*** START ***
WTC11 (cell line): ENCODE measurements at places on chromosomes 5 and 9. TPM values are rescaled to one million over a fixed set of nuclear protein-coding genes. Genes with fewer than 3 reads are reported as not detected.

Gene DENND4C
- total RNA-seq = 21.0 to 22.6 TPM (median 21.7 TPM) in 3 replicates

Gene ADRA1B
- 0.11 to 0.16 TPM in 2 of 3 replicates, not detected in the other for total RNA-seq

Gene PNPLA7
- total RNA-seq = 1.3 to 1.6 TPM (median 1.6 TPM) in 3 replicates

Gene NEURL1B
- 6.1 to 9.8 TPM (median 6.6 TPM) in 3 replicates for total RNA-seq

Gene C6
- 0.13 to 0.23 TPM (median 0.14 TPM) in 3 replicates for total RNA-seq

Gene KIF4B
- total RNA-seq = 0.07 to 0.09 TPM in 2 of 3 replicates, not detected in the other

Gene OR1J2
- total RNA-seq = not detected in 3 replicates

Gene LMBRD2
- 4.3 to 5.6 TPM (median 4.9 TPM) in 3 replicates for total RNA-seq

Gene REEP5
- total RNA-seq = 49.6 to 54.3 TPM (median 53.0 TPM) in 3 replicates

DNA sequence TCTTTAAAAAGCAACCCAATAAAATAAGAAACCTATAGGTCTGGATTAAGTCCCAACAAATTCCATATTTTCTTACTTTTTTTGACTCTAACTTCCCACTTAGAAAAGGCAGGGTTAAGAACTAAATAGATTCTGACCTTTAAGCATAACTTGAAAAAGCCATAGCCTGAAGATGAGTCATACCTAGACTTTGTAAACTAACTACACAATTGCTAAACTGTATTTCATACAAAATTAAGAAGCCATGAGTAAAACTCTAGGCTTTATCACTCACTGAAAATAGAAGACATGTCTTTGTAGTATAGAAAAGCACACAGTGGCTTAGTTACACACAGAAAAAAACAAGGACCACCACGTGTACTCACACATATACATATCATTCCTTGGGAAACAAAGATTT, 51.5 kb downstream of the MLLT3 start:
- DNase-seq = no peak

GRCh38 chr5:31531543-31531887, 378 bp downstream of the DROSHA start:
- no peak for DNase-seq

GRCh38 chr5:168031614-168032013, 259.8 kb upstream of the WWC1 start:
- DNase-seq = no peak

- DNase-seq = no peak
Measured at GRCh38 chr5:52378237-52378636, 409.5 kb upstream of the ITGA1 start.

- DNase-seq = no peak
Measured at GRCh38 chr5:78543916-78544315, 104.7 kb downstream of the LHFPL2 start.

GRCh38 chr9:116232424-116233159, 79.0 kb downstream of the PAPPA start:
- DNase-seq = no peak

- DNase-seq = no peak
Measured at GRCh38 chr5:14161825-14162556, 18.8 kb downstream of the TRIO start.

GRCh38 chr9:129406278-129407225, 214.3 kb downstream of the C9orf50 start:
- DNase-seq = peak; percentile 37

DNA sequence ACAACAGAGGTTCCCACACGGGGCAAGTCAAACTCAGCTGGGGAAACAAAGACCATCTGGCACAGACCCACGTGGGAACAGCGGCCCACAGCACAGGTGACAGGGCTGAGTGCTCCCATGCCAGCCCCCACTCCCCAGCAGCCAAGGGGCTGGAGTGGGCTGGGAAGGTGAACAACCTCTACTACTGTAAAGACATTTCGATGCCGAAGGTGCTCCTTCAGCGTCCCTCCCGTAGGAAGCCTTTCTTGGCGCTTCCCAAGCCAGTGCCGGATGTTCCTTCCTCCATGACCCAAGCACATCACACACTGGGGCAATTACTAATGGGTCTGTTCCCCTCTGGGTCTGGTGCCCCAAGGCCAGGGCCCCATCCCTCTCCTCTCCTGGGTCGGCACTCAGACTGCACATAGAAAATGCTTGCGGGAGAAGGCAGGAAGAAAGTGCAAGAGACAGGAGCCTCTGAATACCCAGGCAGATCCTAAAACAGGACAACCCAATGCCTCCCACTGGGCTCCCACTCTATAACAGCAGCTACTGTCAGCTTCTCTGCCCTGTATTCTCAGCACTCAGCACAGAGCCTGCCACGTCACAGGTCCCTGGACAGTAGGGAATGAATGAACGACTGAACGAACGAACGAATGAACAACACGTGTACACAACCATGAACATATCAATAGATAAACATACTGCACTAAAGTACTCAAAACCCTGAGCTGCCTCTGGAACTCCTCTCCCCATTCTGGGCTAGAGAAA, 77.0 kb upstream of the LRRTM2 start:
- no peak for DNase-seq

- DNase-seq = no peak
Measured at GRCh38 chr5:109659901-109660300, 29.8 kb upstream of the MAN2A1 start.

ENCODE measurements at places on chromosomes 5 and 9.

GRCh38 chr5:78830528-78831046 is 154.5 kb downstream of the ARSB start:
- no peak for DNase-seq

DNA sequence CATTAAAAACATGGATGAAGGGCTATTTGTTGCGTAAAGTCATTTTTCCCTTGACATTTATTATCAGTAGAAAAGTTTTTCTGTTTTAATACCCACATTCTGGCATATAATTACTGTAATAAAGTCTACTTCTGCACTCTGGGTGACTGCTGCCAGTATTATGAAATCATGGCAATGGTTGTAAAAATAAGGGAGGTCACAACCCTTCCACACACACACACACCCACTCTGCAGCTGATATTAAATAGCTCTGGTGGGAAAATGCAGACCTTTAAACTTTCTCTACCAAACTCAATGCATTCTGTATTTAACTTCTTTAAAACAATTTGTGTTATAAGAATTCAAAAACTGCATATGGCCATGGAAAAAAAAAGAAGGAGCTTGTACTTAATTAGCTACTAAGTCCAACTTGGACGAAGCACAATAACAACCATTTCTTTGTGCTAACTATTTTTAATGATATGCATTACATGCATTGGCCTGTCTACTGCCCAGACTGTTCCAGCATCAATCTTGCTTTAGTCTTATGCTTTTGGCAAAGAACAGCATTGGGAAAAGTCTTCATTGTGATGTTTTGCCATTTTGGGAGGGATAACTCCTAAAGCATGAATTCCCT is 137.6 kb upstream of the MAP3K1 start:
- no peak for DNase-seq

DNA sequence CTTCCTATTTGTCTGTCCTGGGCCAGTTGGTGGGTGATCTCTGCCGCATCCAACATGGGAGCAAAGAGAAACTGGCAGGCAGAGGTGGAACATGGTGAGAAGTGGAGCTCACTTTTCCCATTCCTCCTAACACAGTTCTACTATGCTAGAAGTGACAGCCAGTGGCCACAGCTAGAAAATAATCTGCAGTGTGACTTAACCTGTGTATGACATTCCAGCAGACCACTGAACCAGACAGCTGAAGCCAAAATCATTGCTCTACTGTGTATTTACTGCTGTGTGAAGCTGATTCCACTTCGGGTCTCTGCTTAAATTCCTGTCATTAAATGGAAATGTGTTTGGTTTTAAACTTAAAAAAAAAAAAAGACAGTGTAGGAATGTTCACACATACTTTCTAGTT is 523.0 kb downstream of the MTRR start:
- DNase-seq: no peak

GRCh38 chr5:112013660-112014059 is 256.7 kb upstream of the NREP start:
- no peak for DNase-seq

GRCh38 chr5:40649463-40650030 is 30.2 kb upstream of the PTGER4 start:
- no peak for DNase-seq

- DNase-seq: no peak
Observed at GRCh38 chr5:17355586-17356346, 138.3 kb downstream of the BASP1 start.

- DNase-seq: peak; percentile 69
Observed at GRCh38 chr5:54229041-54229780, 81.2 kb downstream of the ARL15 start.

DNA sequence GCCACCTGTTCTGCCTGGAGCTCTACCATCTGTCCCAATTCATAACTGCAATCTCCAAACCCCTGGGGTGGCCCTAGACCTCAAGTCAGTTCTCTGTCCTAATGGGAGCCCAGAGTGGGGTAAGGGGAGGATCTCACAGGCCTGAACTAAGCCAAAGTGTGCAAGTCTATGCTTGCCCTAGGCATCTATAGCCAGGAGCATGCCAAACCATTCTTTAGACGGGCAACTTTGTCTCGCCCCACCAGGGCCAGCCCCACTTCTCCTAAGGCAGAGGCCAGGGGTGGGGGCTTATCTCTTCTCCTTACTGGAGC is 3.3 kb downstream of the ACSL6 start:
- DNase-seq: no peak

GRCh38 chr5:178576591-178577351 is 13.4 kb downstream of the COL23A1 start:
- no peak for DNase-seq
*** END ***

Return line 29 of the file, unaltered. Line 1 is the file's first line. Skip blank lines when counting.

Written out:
Measured at GRCh38 chr5:78543916-78544315, 104.7 kb downstream of the LHFPL2 start.